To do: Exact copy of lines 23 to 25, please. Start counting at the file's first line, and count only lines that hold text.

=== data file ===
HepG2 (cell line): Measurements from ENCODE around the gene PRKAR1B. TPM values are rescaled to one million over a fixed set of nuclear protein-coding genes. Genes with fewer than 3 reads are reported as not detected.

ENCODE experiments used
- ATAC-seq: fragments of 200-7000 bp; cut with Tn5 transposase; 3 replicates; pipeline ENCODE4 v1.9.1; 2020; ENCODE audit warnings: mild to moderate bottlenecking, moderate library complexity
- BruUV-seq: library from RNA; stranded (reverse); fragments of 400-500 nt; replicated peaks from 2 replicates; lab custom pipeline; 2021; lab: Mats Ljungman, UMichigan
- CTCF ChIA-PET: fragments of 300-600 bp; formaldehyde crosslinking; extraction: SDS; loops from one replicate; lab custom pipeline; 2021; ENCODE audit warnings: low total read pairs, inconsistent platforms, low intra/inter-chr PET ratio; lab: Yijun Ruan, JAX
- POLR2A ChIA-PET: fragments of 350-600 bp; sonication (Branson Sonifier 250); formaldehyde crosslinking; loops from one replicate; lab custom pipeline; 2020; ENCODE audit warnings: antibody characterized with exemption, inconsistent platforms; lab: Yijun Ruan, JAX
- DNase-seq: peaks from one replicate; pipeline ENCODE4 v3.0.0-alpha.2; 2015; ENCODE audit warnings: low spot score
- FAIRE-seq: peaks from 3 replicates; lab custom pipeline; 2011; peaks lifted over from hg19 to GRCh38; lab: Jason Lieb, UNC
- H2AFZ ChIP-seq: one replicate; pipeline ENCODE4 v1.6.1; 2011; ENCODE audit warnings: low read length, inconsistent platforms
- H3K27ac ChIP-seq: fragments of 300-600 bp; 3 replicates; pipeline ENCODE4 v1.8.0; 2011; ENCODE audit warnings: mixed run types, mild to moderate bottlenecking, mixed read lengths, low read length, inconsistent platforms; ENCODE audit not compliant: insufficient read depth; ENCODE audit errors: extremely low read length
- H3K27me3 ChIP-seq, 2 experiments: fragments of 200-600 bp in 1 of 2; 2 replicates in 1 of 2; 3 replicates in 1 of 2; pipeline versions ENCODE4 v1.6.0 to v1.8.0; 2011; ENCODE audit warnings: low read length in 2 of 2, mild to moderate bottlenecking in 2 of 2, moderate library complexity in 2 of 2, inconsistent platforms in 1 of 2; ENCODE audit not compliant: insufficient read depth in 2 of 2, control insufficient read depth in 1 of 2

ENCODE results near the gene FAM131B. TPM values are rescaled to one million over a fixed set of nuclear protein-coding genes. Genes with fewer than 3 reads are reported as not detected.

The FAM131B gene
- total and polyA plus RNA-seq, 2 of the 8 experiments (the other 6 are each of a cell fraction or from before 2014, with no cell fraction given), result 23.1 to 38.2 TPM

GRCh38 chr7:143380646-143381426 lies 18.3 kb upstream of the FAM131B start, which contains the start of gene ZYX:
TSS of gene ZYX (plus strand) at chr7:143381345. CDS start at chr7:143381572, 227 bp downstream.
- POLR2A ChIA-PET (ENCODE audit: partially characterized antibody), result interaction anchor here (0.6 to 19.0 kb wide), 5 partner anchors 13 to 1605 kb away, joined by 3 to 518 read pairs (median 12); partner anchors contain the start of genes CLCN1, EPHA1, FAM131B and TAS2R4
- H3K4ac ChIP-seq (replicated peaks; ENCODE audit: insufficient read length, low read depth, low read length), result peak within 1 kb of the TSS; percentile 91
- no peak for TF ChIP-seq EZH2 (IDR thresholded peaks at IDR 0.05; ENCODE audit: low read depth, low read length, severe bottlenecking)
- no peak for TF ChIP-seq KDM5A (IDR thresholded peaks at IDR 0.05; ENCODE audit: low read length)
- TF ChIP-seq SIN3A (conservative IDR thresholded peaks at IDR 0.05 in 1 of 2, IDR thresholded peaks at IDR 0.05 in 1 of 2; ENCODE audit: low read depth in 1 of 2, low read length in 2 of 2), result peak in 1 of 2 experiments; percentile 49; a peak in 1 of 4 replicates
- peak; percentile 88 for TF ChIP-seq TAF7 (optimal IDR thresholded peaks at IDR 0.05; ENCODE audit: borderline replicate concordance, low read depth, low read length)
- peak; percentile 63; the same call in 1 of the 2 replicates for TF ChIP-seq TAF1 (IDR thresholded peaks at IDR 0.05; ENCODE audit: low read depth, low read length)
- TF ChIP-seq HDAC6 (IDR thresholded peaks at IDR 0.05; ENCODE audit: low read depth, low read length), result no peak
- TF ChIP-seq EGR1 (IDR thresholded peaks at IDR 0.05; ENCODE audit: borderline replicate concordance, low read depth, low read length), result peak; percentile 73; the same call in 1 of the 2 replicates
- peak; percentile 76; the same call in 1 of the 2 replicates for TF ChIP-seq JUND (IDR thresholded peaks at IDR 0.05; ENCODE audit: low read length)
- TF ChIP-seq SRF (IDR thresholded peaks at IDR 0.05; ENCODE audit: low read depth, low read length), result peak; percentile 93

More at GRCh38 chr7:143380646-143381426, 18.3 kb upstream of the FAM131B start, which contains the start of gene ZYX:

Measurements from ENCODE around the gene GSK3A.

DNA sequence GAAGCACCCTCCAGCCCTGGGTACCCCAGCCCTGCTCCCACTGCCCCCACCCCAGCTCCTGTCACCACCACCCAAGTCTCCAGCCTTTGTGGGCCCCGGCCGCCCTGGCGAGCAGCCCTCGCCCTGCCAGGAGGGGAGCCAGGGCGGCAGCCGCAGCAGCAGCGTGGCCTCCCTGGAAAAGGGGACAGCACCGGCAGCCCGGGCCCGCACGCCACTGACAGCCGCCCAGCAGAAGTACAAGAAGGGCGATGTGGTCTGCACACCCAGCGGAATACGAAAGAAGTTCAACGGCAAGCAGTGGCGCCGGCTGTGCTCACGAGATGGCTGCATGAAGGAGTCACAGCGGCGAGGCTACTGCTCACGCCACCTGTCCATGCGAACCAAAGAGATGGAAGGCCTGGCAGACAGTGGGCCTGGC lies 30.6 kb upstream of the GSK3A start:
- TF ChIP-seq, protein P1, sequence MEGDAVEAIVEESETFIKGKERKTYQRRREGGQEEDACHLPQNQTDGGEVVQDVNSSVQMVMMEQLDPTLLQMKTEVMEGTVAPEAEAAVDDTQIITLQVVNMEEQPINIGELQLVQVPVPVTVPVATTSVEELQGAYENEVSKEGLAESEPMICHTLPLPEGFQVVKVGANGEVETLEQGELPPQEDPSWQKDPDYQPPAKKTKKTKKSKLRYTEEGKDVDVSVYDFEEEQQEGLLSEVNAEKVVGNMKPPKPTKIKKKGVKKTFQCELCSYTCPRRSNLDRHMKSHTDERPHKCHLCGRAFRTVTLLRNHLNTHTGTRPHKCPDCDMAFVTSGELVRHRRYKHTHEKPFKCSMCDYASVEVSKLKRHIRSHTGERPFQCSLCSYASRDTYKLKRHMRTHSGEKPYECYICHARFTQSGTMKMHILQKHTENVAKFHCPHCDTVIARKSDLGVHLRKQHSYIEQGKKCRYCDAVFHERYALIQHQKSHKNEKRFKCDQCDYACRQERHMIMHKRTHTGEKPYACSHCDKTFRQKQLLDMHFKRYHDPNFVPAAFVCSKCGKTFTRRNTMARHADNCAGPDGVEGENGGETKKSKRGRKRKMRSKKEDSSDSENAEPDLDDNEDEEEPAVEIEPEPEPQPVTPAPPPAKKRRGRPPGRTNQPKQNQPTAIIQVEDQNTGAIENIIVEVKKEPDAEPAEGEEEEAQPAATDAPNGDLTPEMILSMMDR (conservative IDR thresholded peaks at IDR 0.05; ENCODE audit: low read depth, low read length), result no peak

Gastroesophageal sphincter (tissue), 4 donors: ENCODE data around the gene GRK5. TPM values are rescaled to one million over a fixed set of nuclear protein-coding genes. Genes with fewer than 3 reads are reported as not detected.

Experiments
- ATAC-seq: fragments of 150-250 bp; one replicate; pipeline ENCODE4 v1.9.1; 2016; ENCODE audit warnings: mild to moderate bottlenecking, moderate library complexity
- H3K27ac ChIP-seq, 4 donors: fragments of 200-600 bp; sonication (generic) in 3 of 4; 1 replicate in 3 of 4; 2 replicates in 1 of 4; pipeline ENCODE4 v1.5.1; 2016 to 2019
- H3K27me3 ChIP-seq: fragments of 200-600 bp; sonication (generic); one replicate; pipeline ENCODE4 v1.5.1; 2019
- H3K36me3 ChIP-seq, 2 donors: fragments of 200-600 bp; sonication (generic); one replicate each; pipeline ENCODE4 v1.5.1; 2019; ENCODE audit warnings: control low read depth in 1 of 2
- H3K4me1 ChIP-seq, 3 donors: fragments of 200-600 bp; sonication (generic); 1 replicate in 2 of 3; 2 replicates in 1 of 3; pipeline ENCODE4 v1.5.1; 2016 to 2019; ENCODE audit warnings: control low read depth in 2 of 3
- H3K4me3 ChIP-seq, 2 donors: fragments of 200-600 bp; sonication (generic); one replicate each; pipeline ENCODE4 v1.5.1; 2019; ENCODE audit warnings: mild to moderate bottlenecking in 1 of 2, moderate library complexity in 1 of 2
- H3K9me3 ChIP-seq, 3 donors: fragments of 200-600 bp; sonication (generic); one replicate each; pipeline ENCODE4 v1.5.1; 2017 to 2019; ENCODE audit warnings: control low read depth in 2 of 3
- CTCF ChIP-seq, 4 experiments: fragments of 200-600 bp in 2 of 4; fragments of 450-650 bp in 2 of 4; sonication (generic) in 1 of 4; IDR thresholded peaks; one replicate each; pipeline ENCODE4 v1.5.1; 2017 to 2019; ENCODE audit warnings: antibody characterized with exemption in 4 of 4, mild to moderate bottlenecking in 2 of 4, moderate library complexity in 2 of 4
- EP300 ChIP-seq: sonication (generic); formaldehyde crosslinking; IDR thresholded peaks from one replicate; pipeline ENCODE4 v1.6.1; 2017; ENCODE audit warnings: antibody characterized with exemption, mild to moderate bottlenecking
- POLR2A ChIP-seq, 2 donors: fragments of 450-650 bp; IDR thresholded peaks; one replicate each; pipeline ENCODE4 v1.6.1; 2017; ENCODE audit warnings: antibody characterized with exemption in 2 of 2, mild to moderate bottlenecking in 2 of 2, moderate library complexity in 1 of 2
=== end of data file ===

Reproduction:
- peak; percentile 63; the same call in 1 of the 2 replicates for TF ChIP-seq TAF1 (IDR thresholded peaks at IDR 0.05; ENCODE audit: low read depth, low read length)
- TF ChIP-seq HDAC6 (IDR thresholded peaks at IDR 0.05; ENCODE audit: low read depth, low read length), result no peak
- TF ChIP-seq EGR1 (IDR thresholded peaks at IDR 0.05; ENCODE audit: borderline replicate concordance, low read depth, low read length), result peak; percentile 73; the same call in 1 of the 2 replicates